The first movements of the baby are usually felt at around pregnancy weeks 18-22, although some women may feel movements earlier. Women who have been pregnant before may feel movements earlier than women having their first baby. Movements are a reassuring sign that the baby is developing and growing. Initially the movements may feel like a fluttery sensation but as the baby grows their movements will become more obvious. Baby’s legs and arms, kicking, stretching, squirming and rolling movements are felt right up until the time of going into labour. Babies also get hiccoughs which may be felt as small rhythmic bumps.
There is no exact number of normal baby movements. Individual babies movements can vary considerably, some being very active and some not so active. Being aware of your baby’s movement patterns each day is a good way to learn what is normal for your baby. Most babies have developed a pattern of movement by 28 weeks (the third trimester). You will feel movements best when you relax while lying down (on your side is best) or sitting down. As your baby grows, both the number and type of movements will change with your baby’s activity pattern. Usually, afternoon and evening periods are times of peak activity for your baby. If the placenta (afterbirth) is at the front of the uterus (womb), women may not feel movements as strongly.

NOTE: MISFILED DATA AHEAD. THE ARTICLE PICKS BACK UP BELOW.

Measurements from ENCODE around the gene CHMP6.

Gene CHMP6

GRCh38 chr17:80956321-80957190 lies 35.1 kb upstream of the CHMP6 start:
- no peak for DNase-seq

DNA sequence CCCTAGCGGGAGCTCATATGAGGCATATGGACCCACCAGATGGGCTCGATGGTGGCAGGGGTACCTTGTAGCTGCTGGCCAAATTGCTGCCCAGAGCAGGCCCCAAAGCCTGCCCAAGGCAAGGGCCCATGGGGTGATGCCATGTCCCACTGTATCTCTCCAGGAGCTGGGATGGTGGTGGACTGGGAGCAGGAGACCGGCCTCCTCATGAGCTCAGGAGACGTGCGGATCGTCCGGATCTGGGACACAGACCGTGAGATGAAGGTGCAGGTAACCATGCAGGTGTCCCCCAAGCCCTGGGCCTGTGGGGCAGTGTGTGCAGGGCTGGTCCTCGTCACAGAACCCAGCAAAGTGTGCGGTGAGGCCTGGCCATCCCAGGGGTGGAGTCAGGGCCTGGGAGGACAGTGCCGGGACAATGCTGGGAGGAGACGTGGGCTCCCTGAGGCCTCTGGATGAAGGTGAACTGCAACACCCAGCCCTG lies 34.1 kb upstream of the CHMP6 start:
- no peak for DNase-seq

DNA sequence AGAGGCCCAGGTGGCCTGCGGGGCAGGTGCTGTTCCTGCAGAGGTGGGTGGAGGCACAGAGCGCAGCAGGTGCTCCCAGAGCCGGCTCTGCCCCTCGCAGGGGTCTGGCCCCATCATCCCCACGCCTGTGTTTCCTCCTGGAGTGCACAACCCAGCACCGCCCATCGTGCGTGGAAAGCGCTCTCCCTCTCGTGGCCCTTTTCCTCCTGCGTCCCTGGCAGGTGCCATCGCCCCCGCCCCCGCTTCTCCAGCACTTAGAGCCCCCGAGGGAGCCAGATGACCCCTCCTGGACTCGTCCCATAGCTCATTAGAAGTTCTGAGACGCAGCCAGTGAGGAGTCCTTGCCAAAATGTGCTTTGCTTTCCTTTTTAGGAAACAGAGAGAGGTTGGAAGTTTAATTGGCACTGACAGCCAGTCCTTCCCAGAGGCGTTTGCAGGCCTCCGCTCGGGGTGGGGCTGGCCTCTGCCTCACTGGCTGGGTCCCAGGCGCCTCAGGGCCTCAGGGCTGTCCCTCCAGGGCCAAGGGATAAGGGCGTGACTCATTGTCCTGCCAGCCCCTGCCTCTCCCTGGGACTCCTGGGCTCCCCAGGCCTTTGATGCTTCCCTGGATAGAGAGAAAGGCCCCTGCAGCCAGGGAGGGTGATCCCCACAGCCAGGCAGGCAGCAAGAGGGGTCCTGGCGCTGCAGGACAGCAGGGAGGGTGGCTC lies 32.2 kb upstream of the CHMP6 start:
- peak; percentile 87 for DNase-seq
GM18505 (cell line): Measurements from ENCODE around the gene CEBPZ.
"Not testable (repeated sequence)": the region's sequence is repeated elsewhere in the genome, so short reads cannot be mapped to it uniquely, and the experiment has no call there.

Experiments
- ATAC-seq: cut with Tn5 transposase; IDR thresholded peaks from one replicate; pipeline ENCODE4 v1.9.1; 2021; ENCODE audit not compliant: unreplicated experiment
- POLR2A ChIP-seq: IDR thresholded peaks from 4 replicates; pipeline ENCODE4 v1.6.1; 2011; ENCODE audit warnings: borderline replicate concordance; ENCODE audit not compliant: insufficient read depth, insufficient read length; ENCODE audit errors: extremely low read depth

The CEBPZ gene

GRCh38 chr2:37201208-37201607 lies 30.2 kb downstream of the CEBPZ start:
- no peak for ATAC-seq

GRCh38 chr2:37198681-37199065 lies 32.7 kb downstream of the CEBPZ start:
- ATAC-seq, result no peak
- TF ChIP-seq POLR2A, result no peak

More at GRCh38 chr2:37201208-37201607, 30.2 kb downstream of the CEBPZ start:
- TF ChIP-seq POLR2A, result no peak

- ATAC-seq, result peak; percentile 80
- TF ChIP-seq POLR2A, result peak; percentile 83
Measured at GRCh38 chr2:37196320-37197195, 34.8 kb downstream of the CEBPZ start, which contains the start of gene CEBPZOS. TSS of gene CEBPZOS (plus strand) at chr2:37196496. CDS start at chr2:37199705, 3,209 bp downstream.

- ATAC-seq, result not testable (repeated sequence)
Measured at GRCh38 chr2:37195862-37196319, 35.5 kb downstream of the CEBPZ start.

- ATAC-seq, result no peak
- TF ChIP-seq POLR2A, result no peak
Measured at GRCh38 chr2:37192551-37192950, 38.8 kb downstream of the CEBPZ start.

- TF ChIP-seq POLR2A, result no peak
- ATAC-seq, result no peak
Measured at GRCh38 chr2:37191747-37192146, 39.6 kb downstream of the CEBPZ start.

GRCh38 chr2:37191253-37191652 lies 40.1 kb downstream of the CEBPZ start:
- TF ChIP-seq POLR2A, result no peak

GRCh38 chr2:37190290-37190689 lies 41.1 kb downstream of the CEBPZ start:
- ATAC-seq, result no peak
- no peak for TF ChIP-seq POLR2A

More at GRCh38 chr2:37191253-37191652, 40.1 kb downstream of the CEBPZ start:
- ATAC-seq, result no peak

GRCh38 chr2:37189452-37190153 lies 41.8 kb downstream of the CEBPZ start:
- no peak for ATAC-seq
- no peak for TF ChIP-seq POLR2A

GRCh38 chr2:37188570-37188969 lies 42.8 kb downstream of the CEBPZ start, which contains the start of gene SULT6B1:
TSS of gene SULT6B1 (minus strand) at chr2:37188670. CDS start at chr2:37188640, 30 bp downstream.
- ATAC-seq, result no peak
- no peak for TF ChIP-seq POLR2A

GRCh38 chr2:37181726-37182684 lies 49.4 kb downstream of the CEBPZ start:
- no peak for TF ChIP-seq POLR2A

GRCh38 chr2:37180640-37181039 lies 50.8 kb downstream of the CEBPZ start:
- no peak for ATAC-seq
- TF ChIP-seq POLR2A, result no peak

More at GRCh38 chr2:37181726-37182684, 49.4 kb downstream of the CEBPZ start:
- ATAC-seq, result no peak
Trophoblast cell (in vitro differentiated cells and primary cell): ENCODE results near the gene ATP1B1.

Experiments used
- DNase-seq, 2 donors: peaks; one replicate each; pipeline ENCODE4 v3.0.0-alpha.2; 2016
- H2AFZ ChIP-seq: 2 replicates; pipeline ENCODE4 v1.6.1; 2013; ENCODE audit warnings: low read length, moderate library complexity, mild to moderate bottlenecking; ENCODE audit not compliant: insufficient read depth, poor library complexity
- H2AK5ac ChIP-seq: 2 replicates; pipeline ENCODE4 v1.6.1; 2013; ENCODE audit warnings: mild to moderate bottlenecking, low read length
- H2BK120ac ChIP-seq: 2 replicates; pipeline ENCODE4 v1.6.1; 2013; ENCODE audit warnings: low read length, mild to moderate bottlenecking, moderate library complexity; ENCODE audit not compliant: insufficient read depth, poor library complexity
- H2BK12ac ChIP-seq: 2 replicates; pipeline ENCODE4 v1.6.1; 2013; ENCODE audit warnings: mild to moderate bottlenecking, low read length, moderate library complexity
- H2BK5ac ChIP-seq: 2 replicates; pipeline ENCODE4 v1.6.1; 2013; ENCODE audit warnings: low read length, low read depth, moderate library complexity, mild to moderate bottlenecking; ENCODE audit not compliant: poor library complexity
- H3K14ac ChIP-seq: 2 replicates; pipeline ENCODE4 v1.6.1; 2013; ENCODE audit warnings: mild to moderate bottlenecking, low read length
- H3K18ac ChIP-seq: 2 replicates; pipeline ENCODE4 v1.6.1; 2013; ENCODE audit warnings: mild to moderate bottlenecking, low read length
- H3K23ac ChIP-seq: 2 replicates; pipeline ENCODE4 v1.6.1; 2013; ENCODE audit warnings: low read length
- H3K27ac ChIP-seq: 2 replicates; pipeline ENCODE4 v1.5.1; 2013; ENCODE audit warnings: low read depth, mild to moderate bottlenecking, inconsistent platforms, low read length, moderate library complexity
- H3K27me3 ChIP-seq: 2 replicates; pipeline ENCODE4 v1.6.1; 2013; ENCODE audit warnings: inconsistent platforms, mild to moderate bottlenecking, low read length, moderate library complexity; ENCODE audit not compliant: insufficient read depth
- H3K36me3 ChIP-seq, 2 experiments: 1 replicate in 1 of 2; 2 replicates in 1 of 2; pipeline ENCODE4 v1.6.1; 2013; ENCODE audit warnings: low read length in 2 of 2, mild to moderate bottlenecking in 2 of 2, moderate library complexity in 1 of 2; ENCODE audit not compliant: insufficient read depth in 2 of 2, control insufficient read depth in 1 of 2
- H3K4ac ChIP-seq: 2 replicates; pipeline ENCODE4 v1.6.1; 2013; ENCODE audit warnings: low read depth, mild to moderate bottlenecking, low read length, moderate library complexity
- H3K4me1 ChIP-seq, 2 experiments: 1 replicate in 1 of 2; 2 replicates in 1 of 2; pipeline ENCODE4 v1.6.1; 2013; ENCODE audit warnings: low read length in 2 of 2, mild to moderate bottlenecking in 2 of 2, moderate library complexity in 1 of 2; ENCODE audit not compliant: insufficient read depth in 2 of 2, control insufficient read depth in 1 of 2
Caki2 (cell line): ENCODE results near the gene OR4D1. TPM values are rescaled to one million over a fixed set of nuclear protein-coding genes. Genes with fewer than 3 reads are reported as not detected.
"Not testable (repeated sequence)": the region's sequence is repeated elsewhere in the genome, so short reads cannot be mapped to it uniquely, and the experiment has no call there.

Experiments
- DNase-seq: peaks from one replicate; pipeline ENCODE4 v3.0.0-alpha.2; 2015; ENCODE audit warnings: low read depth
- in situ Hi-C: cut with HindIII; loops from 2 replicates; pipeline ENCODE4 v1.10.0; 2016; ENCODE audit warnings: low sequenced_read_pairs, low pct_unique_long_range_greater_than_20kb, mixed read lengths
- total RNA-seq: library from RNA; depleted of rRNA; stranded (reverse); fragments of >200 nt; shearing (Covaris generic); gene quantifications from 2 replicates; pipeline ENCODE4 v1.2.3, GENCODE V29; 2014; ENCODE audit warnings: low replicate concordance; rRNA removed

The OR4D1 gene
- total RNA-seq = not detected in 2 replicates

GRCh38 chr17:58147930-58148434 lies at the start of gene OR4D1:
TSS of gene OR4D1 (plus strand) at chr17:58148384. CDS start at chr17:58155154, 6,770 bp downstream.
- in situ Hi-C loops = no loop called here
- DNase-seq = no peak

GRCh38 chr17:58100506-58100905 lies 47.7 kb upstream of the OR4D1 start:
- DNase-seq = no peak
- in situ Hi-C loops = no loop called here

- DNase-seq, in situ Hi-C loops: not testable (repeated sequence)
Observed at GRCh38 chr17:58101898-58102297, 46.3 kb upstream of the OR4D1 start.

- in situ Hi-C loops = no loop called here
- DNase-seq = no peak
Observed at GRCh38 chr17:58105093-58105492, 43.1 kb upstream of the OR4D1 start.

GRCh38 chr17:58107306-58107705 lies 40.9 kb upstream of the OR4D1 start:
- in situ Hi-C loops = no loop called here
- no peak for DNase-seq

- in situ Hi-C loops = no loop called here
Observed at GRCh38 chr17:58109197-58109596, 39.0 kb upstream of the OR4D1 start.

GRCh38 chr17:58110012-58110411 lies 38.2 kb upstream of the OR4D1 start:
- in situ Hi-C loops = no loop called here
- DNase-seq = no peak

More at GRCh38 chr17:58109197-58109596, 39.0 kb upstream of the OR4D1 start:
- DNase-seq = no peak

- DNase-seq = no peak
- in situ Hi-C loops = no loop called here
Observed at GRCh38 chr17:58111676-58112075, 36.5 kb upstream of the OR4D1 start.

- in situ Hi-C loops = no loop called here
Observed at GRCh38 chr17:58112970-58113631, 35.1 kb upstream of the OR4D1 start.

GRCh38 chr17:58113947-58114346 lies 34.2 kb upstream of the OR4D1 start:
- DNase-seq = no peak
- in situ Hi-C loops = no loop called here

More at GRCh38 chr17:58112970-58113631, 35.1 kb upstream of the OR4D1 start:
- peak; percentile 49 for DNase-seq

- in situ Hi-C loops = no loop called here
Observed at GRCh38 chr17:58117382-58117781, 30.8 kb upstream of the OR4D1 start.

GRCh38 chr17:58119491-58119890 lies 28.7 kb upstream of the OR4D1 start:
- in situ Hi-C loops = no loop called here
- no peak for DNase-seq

Movements may change as the baby gets close to the expected day of birth – just because there is less room to move around than before – but movements will still be felt throughout the whole pregnancy. In very late pregnancy your baby will be bigger and their movements may change, but there will still be plenty of movements right up until the time labour starts.
If you notice your baby is moving less than usual or if you have noticed a change in the pattern of movements or if you have any concern about baby movements, contact your midwife as soon as possible so that the baby’s wellbeing can be assessed. Do not wait until the next day. The midwife (LMC or hospital) will do an antenatal check and check the baby’s heartbeat and movements. A period of heart beat monitoring will usually be undertaken including an electronic recording using cardiotocographic monitoring (CTG).